Comprehending the Clipping and Masking Process with CSS

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Illustrating a Web design with the best possible output involves a proper chalked out plan. A developer has to take care of all the intricacies involved and then go about projecting the lay-out. Use of HTML5 and CSS are two of the styling elements that a developer can’t do without. A proper know how is required to give the design a proper architecture.

Masking and clipping are two important features available in CSS that a developer should adhere to while designing. A lot of mistakes are made while carrying out these features in reality.

Actually, masking in image editing is attributed to a method of ‘hiding’ a portion of an object based on another object. This method has been prevalent before in Image editors like Photoshop and a similar methodology can be made use of in CSS also by applying some of the properties.

But, before proceeding ahead it will better to take a plunge into how the method is carried out in Photoshop and then move over to incorporating a similar effect with CSS.

The Effect in Photoshop

For a masking process to work out effectively in Photoshop, there has to be a presence of two objects. After getting the desired objects, we can move on to the next step. We can then hold the Alt(Win) or the Option (Mac) key and then position the mouse pointer in between the layers of the objects. For help go through the underlined illustration.

The above example illustrates clipping a circle into a rectangular.

The masking effect can also be applied to various other layers as well. In the example we will mask an image to a text.

The question that arises out the effects is that are similar things applicable on the Web? Well, the answer is in the positive. Below is the process on how it is carried out.

Now the CSS’s Turn

There are some properties inculcated in CSS which we can use to recreate the similar effects on the Web as well. They are ‘overflow’, ‘clip’ and the latest CSS3 property ‘background-clip.’ We will discuss the properties in details below:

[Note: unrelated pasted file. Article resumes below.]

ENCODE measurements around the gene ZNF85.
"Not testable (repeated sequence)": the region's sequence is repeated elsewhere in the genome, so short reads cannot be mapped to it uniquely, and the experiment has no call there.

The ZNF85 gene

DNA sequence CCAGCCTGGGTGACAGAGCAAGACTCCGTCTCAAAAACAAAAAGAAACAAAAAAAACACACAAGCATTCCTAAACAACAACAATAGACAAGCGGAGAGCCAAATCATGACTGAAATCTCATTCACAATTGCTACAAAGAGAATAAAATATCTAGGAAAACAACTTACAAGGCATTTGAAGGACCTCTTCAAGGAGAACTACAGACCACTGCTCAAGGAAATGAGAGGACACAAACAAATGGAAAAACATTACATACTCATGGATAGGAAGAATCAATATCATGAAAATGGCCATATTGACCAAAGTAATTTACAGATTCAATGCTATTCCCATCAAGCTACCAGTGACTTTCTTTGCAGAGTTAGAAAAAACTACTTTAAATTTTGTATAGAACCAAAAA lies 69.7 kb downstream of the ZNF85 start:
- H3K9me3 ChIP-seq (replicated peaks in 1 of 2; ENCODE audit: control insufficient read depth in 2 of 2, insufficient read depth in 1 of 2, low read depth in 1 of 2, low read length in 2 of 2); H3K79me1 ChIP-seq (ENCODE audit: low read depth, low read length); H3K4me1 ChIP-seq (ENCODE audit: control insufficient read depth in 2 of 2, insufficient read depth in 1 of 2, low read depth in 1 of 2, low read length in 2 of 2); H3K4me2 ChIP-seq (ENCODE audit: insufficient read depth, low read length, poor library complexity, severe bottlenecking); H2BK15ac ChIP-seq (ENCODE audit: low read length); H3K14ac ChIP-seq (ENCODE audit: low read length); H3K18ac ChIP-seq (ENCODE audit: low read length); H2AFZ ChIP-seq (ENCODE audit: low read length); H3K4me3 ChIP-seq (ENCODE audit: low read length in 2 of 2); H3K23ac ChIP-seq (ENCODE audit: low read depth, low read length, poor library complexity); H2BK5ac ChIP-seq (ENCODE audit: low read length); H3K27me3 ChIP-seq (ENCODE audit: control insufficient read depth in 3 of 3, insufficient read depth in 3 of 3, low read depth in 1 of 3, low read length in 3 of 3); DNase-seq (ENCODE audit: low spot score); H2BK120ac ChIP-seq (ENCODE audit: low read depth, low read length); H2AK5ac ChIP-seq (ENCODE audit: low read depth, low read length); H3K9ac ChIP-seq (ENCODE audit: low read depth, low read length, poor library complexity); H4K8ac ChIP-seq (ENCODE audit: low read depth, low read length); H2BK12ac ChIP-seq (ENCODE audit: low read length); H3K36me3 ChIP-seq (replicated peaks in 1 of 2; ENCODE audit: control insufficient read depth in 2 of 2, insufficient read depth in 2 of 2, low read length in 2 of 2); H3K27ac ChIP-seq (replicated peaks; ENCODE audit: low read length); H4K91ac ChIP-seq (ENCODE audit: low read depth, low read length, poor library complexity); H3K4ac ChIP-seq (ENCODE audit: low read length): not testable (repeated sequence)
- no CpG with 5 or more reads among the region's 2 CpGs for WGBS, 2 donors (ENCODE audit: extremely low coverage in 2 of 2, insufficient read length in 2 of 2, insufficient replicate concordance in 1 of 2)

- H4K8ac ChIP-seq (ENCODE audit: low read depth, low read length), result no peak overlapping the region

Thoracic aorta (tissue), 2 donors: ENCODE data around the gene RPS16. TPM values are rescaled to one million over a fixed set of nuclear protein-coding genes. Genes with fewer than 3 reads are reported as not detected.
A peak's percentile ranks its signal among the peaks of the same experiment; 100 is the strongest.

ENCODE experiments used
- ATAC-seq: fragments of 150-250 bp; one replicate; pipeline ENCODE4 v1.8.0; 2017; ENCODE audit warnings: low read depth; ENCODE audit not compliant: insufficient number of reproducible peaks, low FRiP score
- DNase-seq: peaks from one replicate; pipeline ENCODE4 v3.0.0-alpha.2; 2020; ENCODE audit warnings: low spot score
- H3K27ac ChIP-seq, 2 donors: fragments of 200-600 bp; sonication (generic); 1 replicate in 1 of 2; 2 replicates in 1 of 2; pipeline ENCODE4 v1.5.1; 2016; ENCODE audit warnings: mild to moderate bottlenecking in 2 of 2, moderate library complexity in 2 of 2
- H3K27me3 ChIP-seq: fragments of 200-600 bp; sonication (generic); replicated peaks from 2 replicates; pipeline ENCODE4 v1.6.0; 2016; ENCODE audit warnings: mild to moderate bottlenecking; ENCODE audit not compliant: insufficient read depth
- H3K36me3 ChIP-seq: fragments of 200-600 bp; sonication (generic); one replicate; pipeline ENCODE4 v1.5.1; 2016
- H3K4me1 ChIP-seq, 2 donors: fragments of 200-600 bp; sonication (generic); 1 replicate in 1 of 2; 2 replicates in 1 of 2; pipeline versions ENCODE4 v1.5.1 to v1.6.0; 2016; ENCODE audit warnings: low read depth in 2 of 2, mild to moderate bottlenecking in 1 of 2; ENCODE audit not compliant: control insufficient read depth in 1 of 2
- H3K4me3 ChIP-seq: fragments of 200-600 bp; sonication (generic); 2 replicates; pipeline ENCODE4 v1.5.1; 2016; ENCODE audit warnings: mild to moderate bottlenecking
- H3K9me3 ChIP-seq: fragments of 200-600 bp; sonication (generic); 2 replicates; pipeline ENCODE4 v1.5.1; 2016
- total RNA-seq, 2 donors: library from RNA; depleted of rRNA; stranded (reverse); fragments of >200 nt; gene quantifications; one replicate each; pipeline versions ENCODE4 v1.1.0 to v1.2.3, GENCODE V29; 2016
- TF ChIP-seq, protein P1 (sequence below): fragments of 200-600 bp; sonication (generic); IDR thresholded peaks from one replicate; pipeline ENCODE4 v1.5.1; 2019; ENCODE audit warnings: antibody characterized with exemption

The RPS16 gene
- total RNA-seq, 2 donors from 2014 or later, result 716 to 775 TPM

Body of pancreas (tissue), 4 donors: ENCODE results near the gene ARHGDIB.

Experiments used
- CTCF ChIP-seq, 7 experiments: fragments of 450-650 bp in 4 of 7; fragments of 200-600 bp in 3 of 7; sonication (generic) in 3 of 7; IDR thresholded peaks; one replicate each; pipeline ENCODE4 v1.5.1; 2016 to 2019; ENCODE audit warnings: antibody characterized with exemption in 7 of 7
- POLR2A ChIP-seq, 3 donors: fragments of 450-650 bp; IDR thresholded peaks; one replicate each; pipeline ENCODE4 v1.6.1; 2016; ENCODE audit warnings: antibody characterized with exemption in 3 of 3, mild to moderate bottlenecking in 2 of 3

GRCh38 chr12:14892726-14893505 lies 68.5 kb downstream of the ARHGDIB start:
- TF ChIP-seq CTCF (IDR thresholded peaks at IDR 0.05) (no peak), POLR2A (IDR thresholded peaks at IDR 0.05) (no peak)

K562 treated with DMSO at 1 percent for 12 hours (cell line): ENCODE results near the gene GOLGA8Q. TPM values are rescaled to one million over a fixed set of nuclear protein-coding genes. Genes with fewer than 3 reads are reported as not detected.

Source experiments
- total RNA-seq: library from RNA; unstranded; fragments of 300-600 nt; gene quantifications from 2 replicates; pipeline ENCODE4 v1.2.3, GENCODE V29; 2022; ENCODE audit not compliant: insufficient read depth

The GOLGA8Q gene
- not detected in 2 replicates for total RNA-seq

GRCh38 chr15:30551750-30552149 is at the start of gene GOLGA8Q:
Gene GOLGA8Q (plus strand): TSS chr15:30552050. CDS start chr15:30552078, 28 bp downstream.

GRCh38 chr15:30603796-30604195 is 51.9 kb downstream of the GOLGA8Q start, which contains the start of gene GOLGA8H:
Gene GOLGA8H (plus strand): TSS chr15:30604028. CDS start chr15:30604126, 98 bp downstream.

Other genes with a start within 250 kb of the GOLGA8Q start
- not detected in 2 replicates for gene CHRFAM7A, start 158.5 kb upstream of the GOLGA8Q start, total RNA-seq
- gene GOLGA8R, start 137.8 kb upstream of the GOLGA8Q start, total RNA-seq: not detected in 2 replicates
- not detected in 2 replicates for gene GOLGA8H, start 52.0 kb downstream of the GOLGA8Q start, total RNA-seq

Overflow Property

This property defines the areas that exceed the CSS box model. The underlined example is the same as the above one, the only difference: it is recreated using CSS.

Where the HTML Markup is considered, we have two ‘div’, one to form the circle and the other one to form the rectangle. Together with this, we should place the ‘div’ for the circle inside the ‘div’ for the rectangle as illustrated below:

<div class=”rect”>
<div class=”circle”> </div>
</div>

After this a tad styling is added and the circle is positioned slightly out of the rectangle inclined towards the right.

.rect {
width: 200px;
height: 200px;
background-color: #eaeaea;
}
.circle {
width: 200px;
height: 200px;
border-radius: 100px;
background-color: #601785;
position: relative;
left: 100px;
}

The following depiction comes out as a result.

Thus complete, the same result is achieved as the one got in the Photoshop method.

Clip Property

This property also helps us get our desired result. This property has been into existence and prevalent since the days of CSS2 and is thus supported by the older versions of the browser as well.

<div class=”circle”> </div>

While making use of the clip property we can leave the rectangular ‘div’ and concentrate on the circle as illustrated as follows:

Using the same style we can form this ‘div’ into a circle and then make use of the clip property to hide half of the formed circle. The property as per the current scenario supports the rect() function and contains the four values that go about defining the rectangle’s co-ordinates that are described as : rect( top, right, bottom, left).

Last but not the least, in order that the clip property functions properly in hiding the element, the element’s position should be defined to absolute.

.circle {
width: 200px;
height: 200px;
border-radius: 100px;
background-color: #601785;
position: absolute;
left: 100px;
clip: rect(0px,100px,200px,0px);
}

The result is shown below, but since the rectangle is defined through the rect() function, we cannot add background color to it, though the masking elements are present.

Background Clip Property

This property has been recently added in CSS3 and it helps determine the background painting area. This property helps us in limiting the scope as to where the background might be applied. The exact syntax of this property is as follows:

background-clip: border-box padding box content-box;.

All said and done, the Webkit browser, though takes it to the next level by adding a ‘text’ value which makes it all the more possible to use text for the mask.

The following example illustrates the second masking effect that was dealt with in the Photoshop example and recreates it using this property.

First we add the text as: <h1>Galaxy</h1>  

Then, taking the style-sheet into consideration we add the background-image to this text and declare the background-clip as well. Making the background appear can be done by decreasing the color fill in the text with RGBA color mode.

h1 {
font-family: Arial;
font-size: 5em;
text-align: center;

background-image: url(Galaxy.jpg);

-webkit-background-clip: text;
background-clip: text;

color: rgba(0,0,0,0);
}

The code written above gives the below mentioned effect for the text.

Finally

The above-mentioned approaches for masking objects help you out in the best possible way and adjudging one to the best amongst them is not possible. The situation demands you to use anyone of the techniques and create your Web design.

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